Sometimes it takes people from out of town to make you appreciate the unique experiences our region offers.
In late February I was lucky enough to join four other Macaroni Kid publishers and their kids for a three-night getaway at western New York’s two premier resorts — Peek’n Peak and Holiday Valley. Along with skiing at both resorts, we spent time touring the Lucille Ball and Desi Arnaz Center and the still-under-construction National Comedy Center, both in downtown Jamestown. We also explored Griffis Sculpture Park in East Otto, N.Y.
In my 16 years in Erie, I’ve traveled to both Holiday Valley and the Peek but never spent the night on either property. I’d also never visited the attractions on our itinerary — despite Erie’s proximity to them. Everything we did on our trip was less than a two-hour drive from my front door.
I loved the chance to be a tourist in my own region, and to see how special this area is through the eyes of the Macaroni Kid publishers and their kids who don't live as close — instead, they hailed from Pittsburgh, Cleveland, Chicago, and Thomasville, Ga.
Peek’n Peak Resort
Peek'n Peak Resort, as most locals know, is under the ownership of Scott Enterprises, a family-owned company based in Erie that also owns Splash Lagoon, along with more than a dozen popular chain restaurants and hotels.
The Scotts purchased the Peek at auction in 2011. At that point, the resort was in bankruptcy and its future uncertain. But under Scott Enterprises ownership, the lodge and its 108 hotel rooms have undergone a multimillion-dollar renovation. They’ve also added new attractions like the aerial adventure course for the summer thrill seeker and the 540 Boarder Cross, where snowboarders can play Olympic athlete by experimenting with tricks.
Our group, mostly made up of novice skiers, wasn’t quite ready for Olympian-sized maneuvers. Instead, we stayed in the section of the park meant for beginners.
We took a lesson with two instructors who patiently showed our group how to walk sideways up a hill, “wedge” our feet to slow down, and get up after our inevitable falls.
At the end of the lesson, we got to go down our first “mountain" -- more of a small hill really -- but the perfect size for beginners like us working to build confidence on the slope. One trip down that hill was all it took for my 8-year-old daughter, Zoe, who had never been on skis before, to be instantly hooked on the sport.
We stayed the night at the Inn at the Peek in a large room with two queen beds. Our first night we ordered dinner poolside, a great perk for parents who would have to drag reluctant kids from the pool area otherwise.
The pool was huge, with maximum depths reaching more than 10 feet. It is manned by lifeguards, which gave the moms peace of mind to enjoy the indoor/outdoor hot tub while the kids splashed and played. We enjoyed an unexpected bonus: Our kids were entertained for more than an hour by a large gym, located just off the pool, and complete with a basketball court and playsets. The kids set up their own obstacle courses and played hide and seek, finally emerging sweaty and laughing.
In the summer months, a large outdoor pool adds even more fun.
The second night we ate dinner at the Peek's Sugar Shack. Our table at the back of the restaurant was near a blazing fireplace and offered a panoramic view of the lit-up slopes. It was fun to watch people night skiing as we fueled up on wood-fired pizzas and relaxed together.
We consumed breakfasts and lunches at Bistro 210 in the main lodge. The reasonably-priced breakfast buffets were a great way to start our mornings at our own pace, while a bowl of soup and a side salad at lunch proved the perfect relaxing warm up on a cold day.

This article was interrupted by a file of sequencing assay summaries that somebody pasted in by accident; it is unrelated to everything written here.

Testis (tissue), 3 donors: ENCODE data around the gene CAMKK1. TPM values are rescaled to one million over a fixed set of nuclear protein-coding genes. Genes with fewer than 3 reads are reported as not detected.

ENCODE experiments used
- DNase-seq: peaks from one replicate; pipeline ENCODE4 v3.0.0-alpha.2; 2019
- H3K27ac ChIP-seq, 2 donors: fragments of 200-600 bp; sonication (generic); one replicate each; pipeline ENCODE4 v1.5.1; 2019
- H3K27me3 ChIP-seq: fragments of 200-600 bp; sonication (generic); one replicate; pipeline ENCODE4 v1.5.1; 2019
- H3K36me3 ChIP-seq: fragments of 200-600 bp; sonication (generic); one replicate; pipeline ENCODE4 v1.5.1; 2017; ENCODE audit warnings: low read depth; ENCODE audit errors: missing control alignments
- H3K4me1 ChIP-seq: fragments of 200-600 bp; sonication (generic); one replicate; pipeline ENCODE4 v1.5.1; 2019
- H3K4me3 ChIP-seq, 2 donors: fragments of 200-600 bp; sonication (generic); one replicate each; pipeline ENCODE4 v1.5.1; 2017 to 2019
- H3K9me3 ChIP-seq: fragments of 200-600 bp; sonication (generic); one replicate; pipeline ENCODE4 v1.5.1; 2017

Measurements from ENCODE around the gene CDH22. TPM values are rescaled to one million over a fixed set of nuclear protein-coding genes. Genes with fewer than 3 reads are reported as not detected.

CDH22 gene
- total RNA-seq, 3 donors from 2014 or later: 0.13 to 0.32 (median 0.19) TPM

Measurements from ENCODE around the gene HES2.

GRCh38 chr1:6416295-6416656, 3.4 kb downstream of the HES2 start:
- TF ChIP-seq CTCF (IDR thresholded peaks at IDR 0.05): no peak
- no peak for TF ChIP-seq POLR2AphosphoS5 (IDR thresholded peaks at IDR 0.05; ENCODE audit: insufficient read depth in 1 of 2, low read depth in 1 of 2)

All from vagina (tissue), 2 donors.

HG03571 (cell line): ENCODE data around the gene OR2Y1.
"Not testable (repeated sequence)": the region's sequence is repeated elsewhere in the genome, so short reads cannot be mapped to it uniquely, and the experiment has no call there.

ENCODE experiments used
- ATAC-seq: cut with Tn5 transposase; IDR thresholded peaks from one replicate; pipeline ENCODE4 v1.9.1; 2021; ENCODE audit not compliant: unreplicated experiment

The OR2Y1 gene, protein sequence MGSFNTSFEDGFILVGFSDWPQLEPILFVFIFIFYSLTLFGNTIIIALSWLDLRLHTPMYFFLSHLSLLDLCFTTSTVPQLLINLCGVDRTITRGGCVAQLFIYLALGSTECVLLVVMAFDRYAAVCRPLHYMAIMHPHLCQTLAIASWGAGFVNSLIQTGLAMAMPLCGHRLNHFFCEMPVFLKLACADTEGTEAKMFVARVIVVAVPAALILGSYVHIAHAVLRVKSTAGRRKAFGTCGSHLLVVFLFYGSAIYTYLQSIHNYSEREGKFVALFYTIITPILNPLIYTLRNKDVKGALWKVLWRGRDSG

Fun fact: Bistro 210 gets its name from the average amount of snow, in inches, that Chautauqua County gets each winter. That equals 17.5 feet of snow!
Laughing our way through Jamestown
We took a road trip the next day to Jamestown, N.Y., the hometown of Lucille Ball. We were lucky enough to get a behind-the-scenes tour of the National Comedy Center from its executive director, Journey Gunderson. The 37,000 square foot center is slated to open during the annual Lucille Ball Comedy Festival Aug. 1 to 5.
While still under construction, it’s clear that the more than 50 interactive, high-tech exhibits, combined with memorabilia ranging from George Carlin’s favorite props to the iconic “Mutts Cutts” van from Dumb and Dumber, will make this a real destination spot for comedy lovers worldwide. In fact, Architectural Digest named the $50 million Comedy Center as one of the 15 most noteworthy museums opening worldwide in 2018.
Journey said the museum will have plenty of kid-friendly aspects: for instance, children will be able to “cartoon” themselves, make memes, and take their turn on stage to try their hand at stand up. There will also be an adults-only section where aspects of more mature comedy can be explored.
We walked the short distance from the National Comedy Center to the Lucille Ball and Desi Arnaz Center. I have to admit to not knowing a lot about Lucy and Desi, but the stories Journey told, along with the memorabilia here — both from the show and from their personal lives — has made me want to become an I Love Lucy viewer — albeit more than 60 years late.
One heartwarming fact I was surprised to find out: Lucy is buried in Jamestown. It’s a rare day that someone doesn’t visit her gravesite, Journey said.
Next up: Our group heads from the Peak to Holiday Valley to continue our family fun. Read about our fun at the resort and Griffis Sculpture Park here.
More pictures from our time at Peek'n Peak, the National Comedy Center and the Lucille Ball and Desi Arnaz Center in Jamestown:
Please note: While our time in New York was hosted, opinions are purely my own.